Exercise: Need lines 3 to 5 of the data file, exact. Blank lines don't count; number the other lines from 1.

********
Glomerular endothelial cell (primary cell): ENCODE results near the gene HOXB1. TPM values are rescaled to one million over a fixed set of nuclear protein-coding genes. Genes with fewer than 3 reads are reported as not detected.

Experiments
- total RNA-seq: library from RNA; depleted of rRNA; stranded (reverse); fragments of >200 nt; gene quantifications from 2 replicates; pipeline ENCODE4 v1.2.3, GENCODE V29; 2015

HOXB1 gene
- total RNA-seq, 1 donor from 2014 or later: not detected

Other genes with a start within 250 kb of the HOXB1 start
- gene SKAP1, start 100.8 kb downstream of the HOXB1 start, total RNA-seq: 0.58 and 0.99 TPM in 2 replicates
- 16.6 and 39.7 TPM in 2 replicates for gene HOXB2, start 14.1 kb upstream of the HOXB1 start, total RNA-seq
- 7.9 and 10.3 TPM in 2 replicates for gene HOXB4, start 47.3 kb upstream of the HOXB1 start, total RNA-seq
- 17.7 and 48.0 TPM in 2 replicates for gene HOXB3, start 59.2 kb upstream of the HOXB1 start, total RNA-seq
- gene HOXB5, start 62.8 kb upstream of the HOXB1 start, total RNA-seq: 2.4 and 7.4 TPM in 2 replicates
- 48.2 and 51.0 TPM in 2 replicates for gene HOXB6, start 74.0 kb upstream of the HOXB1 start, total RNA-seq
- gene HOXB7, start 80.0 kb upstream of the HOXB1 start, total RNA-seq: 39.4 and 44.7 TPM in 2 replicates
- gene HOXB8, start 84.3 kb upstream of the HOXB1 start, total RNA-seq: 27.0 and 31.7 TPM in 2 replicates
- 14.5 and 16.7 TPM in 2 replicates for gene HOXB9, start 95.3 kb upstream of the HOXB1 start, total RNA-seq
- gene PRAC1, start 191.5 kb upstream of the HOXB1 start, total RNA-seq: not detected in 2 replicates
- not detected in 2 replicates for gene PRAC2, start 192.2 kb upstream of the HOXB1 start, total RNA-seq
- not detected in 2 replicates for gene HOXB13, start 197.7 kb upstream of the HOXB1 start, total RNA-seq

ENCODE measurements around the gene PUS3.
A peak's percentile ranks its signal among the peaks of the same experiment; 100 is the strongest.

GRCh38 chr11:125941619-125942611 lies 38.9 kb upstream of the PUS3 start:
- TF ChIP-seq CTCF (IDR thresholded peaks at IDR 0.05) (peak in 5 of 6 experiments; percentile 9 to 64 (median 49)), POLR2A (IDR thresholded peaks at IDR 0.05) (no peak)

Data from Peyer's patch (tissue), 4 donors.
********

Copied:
- total RNA-seq: library from RNA; depleted of rRNA; stranded (reverse); fragments of >200 nt; gene quantifications from 2 replicates; pipeline ENCODE4 v1.2.3, GENCODE V29; 2015

HOXB1 gene
- total RNA-seq, 1 donor from 2014 or later: not detected